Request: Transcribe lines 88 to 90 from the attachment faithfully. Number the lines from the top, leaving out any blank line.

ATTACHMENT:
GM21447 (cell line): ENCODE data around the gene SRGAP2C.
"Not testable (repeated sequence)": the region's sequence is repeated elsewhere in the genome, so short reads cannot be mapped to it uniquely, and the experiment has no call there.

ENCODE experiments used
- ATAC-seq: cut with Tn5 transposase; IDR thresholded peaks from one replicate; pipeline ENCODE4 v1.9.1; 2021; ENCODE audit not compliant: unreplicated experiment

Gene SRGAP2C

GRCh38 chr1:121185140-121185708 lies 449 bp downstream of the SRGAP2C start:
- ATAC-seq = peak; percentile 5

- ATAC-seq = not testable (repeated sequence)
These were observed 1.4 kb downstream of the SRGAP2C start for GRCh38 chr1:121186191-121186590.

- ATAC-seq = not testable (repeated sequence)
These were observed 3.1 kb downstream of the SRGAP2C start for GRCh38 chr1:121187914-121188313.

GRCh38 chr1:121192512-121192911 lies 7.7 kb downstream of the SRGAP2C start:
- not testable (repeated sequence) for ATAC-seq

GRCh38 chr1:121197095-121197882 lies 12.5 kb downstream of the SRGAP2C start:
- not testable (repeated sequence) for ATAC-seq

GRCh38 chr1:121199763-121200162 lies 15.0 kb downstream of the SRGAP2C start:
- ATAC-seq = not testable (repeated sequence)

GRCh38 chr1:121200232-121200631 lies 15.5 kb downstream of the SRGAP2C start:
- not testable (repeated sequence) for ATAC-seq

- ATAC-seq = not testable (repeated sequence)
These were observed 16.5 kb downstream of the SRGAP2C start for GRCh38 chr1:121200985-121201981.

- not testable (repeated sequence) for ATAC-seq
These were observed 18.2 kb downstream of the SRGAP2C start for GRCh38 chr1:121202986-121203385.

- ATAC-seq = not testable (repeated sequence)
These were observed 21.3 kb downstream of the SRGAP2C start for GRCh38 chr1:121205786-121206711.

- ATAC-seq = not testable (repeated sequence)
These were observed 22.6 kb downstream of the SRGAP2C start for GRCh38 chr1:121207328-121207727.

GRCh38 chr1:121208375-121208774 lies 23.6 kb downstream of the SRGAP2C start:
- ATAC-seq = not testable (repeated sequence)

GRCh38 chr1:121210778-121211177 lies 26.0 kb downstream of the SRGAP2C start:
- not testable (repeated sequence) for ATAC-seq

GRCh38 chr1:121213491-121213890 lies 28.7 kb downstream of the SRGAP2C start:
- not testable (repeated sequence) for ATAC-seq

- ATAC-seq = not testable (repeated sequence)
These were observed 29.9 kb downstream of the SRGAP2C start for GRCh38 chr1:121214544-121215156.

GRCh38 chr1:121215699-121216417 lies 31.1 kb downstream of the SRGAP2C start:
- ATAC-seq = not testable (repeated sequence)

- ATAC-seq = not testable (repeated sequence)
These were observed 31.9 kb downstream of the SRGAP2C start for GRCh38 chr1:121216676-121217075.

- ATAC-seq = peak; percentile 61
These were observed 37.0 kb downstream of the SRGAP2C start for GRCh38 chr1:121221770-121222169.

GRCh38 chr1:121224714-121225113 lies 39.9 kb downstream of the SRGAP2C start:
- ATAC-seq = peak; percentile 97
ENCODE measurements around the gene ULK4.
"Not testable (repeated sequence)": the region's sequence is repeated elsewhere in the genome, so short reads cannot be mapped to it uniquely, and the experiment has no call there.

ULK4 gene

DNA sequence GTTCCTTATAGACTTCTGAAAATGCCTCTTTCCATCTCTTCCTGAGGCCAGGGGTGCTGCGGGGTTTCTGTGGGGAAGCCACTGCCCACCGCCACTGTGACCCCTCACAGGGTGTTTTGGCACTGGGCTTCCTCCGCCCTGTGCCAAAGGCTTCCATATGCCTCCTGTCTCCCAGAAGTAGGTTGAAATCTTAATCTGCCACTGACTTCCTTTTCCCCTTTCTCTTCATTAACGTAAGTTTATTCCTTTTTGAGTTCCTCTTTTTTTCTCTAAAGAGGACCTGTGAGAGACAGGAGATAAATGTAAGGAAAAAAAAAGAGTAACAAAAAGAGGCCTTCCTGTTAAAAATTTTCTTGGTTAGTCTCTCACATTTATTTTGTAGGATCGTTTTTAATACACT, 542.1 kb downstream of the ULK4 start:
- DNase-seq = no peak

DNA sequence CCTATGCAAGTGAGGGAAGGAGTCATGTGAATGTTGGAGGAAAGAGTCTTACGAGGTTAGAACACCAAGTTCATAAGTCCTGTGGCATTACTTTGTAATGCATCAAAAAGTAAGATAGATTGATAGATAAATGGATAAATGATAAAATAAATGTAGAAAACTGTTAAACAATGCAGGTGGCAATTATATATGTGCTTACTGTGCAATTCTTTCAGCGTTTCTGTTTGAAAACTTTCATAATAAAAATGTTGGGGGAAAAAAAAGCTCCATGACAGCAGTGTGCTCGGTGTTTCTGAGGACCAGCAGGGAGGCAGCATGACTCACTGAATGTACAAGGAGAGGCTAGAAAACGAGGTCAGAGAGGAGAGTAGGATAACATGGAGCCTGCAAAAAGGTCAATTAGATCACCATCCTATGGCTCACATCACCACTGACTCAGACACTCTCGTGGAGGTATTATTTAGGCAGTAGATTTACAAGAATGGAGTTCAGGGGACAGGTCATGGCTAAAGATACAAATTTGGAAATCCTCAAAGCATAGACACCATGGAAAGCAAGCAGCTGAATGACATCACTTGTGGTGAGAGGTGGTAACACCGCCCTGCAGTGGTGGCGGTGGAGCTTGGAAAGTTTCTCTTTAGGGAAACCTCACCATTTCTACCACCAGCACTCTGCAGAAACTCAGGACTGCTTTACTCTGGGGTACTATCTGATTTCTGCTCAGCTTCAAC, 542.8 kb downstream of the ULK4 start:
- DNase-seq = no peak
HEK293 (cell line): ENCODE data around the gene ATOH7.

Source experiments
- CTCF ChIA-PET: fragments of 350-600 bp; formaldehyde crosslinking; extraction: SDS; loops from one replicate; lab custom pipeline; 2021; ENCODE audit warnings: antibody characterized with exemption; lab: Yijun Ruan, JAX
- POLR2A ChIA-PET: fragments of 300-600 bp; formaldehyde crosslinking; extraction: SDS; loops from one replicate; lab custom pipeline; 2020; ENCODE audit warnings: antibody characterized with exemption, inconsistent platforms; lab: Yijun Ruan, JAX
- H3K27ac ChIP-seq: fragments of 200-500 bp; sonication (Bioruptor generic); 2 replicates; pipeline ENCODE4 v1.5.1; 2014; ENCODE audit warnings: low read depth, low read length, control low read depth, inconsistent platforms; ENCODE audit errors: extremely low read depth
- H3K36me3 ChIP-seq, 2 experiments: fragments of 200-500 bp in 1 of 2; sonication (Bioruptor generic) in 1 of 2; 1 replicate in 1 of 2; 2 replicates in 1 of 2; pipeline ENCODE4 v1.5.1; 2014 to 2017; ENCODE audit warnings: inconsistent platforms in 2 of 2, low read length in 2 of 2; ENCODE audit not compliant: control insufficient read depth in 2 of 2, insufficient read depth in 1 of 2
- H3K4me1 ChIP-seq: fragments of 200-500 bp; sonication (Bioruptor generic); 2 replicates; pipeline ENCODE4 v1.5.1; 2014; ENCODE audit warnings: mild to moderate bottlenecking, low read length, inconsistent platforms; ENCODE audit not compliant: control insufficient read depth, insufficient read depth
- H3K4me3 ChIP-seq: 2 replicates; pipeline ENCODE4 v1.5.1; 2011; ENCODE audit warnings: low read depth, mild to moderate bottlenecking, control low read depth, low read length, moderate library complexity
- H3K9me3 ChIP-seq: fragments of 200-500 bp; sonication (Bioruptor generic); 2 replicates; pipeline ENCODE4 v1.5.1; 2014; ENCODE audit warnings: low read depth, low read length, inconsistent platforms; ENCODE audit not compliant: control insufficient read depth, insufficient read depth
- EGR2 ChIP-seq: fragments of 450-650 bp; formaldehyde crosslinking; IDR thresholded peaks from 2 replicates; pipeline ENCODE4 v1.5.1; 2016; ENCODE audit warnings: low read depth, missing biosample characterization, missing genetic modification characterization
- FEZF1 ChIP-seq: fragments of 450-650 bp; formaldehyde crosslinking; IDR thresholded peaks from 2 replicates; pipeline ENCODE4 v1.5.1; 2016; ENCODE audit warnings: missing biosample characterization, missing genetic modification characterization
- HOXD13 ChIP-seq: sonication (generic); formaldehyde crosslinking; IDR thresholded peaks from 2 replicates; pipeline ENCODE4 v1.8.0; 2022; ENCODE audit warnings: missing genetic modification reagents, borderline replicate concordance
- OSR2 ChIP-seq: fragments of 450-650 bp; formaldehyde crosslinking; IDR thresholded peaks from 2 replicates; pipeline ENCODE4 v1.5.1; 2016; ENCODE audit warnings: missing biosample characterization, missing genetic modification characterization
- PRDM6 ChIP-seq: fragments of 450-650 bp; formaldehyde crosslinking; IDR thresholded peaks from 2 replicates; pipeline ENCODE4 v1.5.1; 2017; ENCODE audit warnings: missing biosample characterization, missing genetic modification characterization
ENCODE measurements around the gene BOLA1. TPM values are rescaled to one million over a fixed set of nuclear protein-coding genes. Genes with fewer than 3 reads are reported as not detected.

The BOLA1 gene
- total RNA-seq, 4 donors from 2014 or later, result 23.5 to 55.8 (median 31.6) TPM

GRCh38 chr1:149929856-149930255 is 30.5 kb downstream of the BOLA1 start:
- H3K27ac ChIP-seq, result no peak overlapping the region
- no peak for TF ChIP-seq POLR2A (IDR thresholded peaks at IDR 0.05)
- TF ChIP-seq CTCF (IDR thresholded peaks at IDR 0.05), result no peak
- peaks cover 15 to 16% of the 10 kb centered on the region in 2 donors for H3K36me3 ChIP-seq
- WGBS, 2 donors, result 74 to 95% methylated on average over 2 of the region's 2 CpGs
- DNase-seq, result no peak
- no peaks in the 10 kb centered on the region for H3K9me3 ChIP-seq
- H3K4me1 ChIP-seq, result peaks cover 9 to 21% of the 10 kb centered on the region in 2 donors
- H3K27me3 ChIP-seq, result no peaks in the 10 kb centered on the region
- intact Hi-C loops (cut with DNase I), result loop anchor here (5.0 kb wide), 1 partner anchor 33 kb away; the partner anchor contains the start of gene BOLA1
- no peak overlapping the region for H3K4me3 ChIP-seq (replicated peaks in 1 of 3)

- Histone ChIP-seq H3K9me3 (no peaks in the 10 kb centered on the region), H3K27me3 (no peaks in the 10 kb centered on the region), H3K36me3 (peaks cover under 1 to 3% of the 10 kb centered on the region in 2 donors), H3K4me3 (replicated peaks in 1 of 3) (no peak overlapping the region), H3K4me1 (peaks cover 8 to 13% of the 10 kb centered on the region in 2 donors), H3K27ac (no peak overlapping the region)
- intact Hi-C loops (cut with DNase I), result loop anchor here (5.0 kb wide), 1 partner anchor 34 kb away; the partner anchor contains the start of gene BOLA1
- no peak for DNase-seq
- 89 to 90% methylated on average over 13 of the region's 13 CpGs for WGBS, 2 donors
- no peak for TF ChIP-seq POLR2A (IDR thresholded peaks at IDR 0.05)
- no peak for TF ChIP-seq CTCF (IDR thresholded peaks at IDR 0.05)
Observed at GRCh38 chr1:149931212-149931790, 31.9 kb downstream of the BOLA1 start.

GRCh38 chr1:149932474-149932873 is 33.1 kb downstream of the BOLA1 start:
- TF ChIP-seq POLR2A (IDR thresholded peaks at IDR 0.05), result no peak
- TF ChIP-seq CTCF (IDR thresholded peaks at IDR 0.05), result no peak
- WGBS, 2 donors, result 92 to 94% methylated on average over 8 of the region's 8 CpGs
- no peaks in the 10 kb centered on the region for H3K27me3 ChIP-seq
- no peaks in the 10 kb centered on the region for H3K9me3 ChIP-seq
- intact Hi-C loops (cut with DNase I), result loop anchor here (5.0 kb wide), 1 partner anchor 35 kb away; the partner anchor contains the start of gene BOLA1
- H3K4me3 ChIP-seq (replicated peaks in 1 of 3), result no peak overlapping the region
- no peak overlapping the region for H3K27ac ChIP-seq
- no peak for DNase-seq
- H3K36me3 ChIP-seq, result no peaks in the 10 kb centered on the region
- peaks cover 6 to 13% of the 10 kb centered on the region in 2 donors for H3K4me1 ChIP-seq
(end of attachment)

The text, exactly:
- TF ChIP-seq POLR2A (IDR thresholded peaks at IDR 0.05), result no peak
- TF ChIP-seq CTCF (IDR thresholded peaks at IDR 0.05), result no peak
- WGBS, 2 donors, result 92 to 94% methylated on average over 8 of the region's 8 CpGs